Date of Award


Document Type


Degree Name


Organizational Unit

Daniel Felix Ritchie School of Engineering and Computer Science, Electrical and Computer Engineering

First Advisor

Mohammad H. Mahoor

Second Advisor

Timothy D. Sweeny

Third Advisor

Matthew J. Rutherford

Fourth Advisor

Kimon P. Valavanis


Autism, Human-robot interaction, Music technology, Music therapy, Social assistive robotics


Children with Autism Spectrum Disorder (ASD) experience deficits in verbal and nonverbal communication skills, including motor control, emotional facial expressions, and eye gaze / joint attention. This Ph.D. dissertation focuses on studying the feasibility and effectiveness of using a social robot, called NAO, and a toy music instrument, xylophone, at modeling and improving the social responses and behaviors of children with ASD. In our investigation, we designed an autonomous social interactive music teaching system to fulfill this mission.

A novel modular robot-music teaching system consisting of three modules is presented. Module 1 provides an autonomous self-awareness positioning system for the robot to localize the instrument and make a micro adjustment for the arm joints to play the note bars properly. Module 2 allows the robot to be able to play any customized song per user’s request. This design provides an opportunity to translate songs into C-major or a-minor with a set of hexadecimal numbers without music experience. After the music score converted robot should be able to play it immediately. Module 3 is designed for providing real-life music teaching experience for the users. Two key features of this module are a) "music detection" and b) "smart scoring and feedback". Short-time Fourier transform and Levenshtein distance are adapted to fulfill the design requirements, which allow the robot to understand music and provide a proper dosage of practice and oral feedback to users. A new instrument has designed to present better emotions from music due to the limitation of the original xylophone. This new programmable xylophone can provide a more extensive frequency range of notes, easily switch between the Major and Minor keys, extensively easy to control, and have fun with it as an advanced music instrument.

Because our initial intention has been to study emotion in children with autism, an automated method for emotion classification in children using electrodermal activity (EDA) signals. The time-frequency analysis of the acquired raw EDAs provides a feature space based on which different emotions can be recognized. To this end, the complex Morlet (C-Morlet) wavelet function is applied to the recorded EDA signals. The dataset used in this research includes a set of multimodal recordings of social and communicative behavior as well as EDA recordings of 100 children younger than 30 months old. The dataset is annotated by two experts to extract the time sequence corresponding to three primary emotions, including “Joy”, “Boredom”, and “Acceptance”. Various experiments are conducted on the annotated EDA signals to classify emotions using a support vector machine (SVM) classifier. The quantitative results show that emotion classification performance remarkably improves compared to other methods when the proposed wavelet-based features are used. By using this emotion classification, emotion engagement during sessions, and feelings between different music can be detected after data analysis.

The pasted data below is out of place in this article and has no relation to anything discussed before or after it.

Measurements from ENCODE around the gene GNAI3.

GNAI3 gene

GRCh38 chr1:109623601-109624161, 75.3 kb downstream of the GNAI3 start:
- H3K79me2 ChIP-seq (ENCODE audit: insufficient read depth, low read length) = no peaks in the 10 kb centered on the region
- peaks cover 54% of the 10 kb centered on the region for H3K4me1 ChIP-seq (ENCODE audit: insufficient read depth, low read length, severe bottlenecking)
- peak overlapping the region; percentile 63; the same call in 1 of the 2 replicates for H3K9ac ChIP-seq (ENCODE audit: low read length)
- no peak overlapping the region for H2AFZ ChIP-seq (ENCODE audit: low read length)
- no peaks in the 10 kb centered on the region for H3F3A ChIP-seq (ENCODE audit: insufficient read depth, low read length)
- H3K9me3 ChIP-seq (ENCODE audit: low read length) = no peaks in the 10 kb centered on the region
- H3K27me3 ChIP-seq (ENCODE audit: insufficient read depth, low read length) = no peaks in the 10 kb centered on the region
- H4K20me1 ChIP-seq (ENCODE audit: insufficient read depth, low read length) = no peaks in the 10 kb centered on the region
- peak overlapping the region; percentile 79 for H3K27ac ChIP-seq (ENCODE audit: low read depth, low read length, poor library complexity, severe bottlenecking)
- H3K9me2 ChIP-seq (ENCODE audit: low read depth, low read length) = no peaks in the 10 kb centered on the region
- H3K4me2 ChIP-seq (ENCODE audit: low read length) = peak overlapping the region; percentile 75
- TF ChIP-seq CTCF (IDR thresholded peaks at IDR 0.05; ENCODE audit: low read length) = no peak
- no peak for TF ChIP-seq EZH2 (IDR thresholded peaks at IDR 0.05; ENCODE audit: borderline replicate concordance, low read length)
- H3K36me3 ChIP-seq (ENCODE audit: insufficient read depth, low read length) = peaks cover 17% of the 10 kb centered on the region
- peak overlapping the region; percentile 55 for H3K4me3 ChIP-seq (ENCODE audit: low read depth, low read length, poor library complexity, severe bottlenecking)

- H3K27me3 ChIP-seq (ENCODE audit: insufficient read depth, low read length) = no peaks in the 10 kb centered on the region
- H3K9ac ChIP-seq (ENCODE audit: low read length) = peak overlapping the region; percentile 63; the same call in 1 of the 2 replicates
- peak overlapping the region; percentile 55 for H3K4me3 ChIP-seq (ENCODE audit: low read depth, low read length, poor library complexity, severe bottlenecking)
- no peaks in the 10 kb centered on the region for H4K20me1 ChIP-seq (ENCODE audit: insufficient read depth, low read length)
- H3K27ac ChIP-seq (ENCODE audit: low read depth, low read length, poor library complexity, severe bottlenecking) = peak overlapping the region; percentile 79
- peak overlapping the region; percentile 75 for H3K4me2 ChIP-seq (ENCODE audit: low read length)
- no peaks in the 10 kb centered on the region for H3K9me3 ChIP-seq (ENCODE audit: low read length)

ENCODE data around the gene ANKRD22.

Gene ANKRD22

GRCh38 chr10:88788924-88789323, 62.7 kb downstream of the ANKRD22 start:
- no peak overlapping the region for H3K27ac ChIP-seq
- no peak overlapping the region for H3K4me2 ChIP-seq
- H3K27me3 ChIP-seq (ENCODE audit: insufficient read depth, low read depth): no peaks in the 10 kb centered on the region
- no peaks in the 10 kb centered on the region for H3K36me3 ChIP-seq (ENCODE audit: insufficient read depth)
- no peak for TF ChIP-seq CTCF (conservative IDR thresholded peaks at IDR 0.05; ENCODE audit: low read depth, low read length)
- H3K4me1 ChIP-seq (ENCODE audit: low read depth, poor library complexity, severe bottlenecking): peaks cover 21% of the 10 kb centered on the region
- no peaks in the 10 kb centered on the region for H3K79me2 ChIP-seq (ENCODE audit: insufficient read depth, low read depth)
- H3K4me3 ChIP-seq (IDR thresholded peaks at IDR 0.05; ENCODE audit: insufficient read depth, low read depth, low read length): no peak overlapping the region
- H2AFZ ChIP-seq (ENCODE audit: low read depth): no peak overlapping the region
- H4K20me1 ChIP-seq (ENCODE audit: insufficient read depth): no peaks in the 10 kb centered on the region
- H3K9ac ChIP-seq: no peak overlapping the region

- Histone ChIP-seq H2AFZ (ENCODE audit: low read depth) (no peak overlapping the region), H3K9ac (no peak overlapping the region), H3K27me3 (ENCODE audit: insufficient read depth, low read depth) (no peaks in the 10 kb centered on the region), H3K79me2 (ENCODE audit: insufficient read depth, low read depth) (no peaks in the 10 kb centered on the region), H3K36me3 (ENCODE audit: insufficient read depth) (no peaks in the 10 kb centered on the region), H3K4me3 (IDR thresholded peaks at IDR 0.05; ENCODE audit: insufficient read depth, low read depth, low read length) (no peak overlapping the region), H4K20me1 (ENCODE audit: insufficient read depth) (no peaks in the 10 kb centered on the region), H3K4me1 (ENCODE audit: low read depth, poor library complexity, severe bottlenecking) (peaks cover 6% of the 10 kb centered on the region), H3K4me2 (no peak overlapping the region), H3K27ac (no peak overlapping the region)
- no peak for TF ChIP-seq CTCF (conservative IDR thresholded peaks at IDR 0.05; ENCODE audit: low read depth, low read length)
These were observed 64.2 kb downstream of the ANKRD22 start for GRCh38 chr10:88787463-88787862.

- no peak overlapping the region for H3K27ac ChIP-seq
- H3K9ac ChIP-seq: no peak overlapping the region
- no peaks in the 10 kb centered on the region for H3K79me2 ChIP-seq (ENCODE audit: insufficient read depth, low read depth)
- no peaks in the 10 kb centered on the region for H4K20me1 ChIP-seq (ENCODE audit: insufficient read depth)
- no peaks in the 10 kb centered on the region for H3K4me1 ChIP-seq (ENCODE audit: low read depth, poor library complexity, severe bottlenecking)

NAO music education platform will be thought-about as a decent tool to facilitate improving fine motor control, turn-taking skills, and social activities engagement. Most of the ASD youngsters began to develop the strike movement within the two initial intervention sessions; some even mastered the motor ability throughout the early events. More than half of the subjects could dominate proper turn-taking after few sessions. Music teaching is a good example for accomplishing social skill tasks by taking advantage of customized songs selected by individuals. According to researcher and video annotator, majority of the subjects showed high level of engagement for all music game activities, especially with the free play mode. Based on the conversation and music performance with NAO, subjects showed strong interest in challenging the robot with a friendly way.

Publication Statement

Copyright is held by the author. User is responsible for all copyright compliance.

Rights Holder

Huanghao Feng


Received from ProQuest

File Format




File Size

171 p.


Robotics, Engineering, Clinical psychology